Wednesday morning at 6:30am I woke up to a dark and quiet house. Without even having to leave my bed, I rolled over and found my trusty iPhone, right where I left it. Still had plenty of juice left, so I found the Oncor twitter page, and sent them a message. Within 2 minutes I had a reply alerting me to the situation.

Rolling blackouts were in affect to reduce load on the grid, and that power should be restored within 15 minutes. They also gave me a number to call should the blackout last longer. Ok no biggie, and I rolled back over and went to sleep knowing everything would be ok, albeit a bit chilly for the next few minutes.

That is the value of Social Media on the table for any company, regardless of size or market. The ability to stay in contact with your core audience 24/7, making sure they know you care.

Social media isn’t breaking news, so why am I telling you this? Because companies still use old school protocols to regulate new technology like social media. Sometimes people are so worried about sending the right message, that they don’t send any message at all. Often the company waiting to craft a response will get run over by the responsive company already meeting the consumer need.

Modifying WordPress Permalinks as SEO Friendly URLs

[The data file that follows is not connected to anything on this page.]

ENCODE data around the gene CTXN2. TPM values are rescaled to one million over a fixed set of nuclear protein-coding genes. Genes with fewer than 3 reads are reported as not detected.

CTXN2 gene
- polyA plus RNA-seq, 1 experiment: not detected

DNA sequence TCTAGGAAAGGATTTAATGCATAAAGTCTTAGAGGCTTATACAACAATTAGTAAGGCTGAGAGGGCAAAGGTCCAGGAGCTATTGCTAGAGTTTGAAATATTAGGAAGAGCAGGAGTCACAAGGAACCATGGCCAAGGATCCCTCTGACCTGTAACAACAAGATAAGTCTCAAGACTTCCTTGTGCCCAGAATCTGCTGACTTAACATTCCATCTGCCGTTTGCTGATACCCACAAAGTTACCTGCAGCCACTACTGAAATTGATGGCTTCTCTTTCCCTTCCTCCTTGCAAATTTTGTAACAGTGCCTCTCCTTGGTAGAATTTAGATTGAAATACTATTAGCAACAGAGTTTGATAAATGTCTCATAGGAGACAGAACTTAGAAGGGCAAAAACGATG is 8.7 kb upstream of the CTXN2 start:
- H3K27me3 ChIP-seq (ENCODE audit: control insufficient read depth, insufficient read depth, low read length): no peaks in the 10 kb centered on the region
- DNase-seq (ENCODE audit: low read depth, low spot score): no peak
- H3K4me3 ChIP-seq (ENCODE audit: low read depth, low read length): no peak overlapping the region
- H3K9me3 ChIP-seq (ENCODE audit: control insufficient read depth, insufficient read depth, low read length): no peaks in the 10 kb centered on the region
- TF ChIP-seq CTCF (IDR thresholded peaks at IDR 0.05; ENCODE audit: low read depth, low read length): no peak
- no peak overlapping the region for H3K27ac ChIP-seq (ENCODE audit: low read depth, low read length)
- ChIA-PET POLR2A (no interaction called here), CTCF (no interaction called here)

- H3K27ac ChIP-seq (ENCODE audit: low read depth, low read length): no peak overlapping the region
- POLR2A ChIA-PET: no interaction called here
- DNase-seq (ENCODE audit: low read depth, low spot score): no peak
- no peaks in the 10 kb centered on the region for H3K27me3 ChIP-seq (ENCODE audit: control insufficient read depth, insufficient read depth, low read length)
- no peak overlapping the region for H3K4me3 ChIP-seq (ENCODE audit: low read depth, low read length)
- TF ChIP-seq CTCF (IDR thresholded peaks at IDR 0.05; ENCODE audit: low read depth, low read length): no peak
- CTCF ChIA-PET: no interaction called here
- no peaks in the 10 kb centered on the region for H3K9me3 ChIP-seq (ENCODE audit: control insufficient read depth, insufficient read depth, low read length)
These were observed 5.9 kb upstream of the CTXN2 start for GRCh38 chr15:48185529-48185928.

Optimizing WordPress Permalinks for SEO
One of the things that gets overlooked the most in SEO is URL structure. At it’s core search engine optimization has to start with your domain name, and work out from there. And with the flood of new bloggers and wordpress builds hitting the web every day, permalink structure is the perfect place to start.

Lately, I see people with the ugliest URL’s expecting to rank for long tail strings. Well does your directory structure reflect what you want to rank well for?

So what if this site, KeithBrown.com, was about nothing but SEO. No off topic posts, no reputation management, no biz dev, just non stop blogging about search engine optimization. Sounds pretty dull to me, which is why I don’t use this strategy on more broad based websites. However, when I do find a niche for a site this can be extremely powerful.

WordPress blogs allow you to easily modify your permalink structure for not only categories and tags, but for posts as well. So get smart and modify the permalink to reflect the post title instead of a numeric post number, but why leave the date in there? Is somebody really going to Google “post 242229″, or even “seo april 26, 1992″, of course not.

Ideally your permalink structure should incorporate your domain name, your keyword niche as a SEO friendly directory path, and your entry title of course.

Site structure and search friendly URL’s have to be a basic part of your site if you ever want to really crush it in Google rankings.

You can cram keywords on a page and do link building to your blue in the face, but you will never outrank a site with semantically clean markup and well planned URL structure. Find your niche, incorporate it into the permalink structure, and get an easy boost in Google rankings. Time spent was 60 seconds tops.